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The RER is the high-speed urban "super-metro" network in and around Paris in France. The initialism stands for Réseau Express Régional: Regional Express Network.

It currently consists of 5 lines, A to E, and interconnects with the Paris Metro. It is run jointly by the RATP[?] (the body that runs most public transport in Paris including the buses and the metro) and SNCF (French national railways).

Its use of standard gauge and overhead power supply means that trains can run on existing urban railway lines. Most of the lines are the result of connecting existing rail lines that branch out from the rail termini through new underground tunnels across Paris. Some lines use double decker trains to achieve greater cpacity.

After many years of planning, construction began on the network in the 1960s. Several small segments were built and old lines electrified; the opening of central station Chatelet-Les-Halles in the heart of Paris joined several previously built or adapted lines and marked the real inauguration of the RER system. The 1960s plan of lines was not realized in full until the late 1990s.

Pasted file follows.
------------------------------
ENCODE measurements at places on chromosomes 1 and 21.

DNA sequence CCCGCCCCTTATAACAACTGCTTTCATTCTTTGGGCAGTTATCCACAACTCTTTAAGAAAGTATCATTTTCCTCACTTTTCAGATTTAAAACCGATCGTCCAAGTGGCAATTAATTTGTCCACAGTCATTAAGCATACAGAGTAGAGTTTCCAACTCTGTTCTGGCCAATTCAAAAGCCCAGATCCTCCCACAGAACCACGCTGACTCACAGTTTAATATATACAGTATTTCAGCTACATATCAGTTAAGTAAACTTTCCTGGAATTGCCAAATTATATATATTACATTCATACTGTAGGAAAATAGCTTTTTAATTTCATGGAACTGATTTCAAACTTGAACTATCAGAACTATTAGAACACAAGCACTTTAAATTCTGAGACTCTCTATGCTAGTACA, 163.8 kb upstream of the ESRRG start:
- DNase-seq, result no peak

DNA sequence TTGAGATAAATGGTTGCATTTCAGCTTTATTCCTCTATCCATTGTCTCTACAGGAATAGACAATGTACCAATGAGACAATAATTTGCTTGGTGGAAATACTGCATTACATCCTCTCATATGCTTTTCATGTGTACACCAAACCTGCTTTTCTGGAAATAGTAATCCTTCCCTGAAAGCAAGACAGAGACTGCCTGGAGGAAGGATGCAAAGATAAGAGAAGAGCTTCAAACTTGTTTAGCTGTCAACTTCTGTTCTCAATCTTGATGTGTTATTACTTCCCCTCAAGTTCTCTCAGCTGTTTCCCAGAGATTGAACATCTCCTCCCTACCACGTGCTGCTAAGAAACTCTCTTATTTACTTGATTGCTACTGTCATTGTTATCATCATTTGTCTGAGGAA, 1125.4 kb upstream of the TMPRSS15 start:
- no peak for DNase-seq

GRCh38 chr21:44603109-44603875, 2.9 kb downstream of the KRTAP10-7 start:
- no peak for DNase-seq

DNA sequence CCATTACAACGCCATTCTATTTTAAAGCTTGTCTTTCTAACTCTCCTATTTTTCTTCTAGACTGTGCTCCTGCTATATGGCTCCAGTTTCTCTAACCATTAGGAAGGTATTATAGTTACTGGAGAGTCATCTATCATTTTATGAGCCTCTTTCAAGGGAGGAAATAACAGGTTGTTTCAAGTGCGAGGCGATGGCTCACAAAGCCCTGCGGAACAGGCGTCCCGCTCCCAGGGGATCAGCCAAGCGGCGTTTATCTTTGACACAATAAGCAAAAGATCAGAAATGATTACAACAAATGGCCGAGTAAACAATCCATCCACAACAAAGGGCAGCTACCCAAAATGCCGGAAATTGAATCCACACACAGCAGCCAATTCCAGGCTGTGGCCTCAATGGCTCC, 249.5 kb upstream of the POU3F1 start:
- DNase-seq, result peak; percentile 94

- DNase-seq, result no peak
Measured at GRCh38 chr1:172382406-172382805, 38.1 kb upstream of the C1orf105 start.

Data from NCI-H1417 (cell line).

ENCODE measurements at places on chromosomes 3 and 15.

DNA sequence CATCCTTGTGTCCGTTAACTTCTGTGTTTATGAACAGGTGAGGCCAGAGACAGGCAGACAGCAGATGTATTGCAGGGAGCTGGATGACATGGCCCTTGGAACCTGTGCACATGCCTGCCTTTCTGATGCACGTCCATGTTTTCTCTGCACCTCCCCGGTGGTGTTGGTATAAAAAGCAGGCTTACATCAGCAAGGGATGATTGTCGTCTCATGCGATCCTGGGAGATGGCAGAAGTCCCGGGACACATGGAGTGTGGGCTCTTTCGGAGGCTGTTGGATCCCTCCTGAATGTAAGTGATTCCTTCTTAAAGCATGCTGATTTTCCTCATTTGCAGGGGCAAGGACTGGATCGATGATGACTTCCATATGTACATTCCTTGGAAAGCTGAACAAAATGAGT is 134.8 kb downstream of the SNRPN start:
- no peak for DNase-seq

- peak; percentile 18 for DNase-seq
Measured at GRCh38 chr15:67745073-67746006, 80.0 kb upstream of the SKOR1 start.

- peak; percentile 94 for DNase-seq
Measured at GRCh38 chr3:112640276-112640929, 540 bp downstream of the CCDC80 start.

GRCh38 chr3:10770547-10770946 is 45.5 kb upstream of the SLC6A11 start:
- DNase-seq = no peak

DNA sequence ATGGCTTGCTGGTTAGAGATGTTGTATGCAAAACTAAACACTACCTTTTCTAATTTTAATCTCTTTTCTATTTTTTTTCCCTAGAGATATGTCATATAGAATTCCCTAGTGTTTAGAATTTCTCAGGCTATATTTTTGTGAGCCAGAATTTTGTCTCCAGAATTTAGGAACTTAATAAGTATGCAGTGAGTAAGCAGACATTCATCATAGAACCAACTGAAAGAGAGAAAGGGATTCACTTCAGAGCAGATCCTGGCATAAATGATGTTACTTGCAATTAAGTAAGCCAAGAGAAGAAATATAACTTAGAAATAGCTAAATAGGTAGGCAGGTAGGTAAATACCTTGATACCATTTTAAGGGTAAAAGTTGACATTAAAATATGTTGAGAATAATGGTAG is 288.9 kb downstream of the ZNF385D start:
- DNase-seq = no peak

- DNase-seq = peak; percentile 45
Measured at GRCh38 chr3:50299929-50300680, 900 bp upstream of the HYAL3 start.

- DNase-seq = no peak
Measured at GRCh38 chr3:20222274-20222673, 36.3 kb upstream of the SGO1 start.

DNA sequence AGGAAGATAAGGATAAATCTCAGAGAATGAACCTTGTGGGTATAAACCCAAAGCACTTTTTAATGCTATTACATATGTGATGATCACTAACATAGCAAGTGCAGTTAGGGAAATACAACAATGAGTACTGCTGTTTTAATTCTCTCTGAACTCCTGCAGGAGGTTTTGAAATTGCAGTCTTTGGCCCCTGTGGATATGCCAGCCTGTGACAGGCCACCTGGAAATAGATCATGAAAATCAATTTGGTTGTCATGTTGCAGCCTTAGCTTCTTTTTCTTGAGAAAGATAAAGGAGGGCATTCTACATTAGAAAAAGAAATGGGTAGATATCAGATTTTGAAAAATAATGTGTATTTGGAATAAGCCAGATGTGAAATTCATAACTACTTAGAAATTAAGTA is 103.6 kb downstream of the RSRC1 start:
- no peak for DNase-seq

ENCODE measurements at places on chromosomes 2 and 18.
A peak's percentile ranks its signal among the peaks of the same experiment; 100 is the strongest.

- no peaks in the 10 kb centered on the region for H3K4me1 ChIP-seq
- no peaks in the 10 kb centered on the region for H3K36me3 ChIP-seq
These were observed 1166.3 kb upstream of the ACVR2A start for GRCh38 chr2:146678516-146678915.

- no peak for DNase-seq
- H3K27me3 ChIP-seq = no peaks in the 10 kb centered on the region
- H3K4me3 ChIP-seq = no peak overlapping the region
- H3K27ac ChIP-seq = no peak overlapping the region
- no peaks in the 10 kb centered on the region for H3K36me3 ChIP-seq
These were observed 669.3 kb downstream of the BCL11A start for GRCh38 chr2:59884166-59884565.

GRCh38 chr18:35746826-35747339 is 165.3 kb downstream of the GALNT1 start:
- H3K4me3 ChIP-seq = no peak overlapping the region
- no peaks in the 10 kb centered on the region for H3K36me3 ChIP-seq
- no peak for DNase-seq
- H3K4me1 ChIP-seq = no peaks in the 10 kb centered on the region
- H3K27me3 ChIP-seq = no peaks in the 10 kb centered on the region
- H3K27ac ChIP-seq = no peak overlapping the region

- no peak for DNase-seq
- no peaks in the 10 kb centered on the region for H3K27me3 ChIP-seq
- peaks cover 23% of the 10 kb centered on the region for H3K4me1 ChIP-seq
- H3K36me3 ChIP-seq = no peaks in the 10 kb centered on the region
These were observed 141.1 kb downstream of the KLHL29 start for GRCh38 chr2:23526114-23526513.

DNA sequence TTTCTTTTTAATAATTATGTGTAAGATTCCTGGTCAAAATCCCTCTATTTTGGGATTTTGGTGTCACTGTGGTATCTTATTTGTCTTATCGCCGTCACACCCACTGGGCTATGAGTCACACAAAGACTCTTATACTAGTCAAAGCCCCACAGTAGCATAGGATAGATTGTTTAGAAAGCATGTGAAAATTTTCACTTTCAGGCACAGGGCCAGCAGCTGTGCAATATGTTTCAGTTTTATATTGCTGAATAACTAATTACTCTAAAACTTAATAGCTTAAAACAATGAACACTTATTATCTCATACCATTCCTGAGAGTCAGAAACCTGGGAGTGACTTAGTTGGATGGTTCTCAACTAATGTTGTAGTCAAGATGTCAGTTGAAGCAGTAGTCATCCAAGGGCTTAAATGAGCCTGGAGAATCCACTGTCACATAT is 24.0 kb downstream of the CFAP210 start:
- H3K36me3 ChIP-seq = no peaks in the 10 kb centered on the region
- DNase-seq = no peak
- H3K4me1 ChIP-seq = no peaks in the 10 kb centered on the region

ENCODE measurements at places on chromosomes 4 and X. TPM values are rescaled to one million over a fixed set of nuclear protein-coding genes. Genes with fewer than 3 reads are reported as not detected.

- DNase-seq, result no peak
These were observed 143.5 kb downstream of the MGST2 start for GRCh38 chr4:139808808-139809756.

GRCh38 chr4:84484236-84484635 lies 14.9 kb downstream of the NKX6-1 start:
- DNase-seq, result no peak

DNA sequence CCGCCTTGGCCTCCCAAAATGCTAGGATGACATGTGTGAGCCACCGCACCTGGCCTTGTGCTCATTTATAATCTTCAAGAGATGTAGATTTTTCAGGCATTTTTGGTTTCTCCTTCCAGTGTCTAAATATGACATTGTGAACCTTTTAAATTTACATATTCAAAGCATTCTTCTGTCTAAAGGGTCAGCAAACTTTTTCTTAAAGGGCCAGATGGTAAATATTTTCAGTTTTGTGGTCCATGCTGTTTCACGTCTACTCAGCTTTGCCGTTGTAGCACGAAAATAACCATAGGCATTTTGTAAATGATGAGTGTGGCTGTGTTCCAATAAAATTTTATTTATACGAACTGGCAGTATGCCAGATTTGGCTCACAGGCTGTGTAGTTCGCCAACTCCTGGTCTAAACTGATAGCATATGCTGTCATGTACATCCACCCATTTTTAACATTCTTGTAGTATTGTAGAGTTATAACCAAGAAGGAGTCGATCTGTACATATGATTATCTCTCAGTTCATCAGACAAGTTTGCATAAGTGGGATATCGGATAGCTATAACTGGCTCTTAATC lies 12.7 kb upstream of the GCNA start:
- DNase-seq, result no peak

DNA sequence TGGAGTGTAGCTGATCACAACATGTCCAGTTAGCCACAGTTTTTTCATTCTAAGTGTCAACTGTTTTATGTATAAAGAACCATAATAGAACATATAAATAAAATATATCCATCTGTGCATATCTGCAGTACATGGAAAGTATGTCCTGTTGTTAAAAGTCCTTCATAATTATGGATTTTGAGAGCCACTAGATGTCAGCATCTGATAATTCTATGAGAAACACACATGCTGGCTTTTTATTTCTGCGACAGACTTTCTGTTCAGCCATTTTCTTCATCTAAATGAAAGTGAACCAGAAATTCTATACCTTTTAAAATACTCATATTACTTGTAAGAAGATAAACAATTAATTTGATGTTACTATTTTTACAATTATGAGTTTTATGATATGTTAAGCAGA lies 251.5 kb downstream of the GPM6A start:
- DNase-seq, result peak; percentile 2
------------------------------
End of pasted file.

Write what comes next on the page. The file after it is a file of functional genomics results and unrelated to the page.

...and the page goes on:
The network reuses some of the oldest railways in France: the Paris to Saint-Germain-en-Laye line, the Ligne de Sceaux[?] and the Bastille to Vincennes line.

See also Transportation in France.

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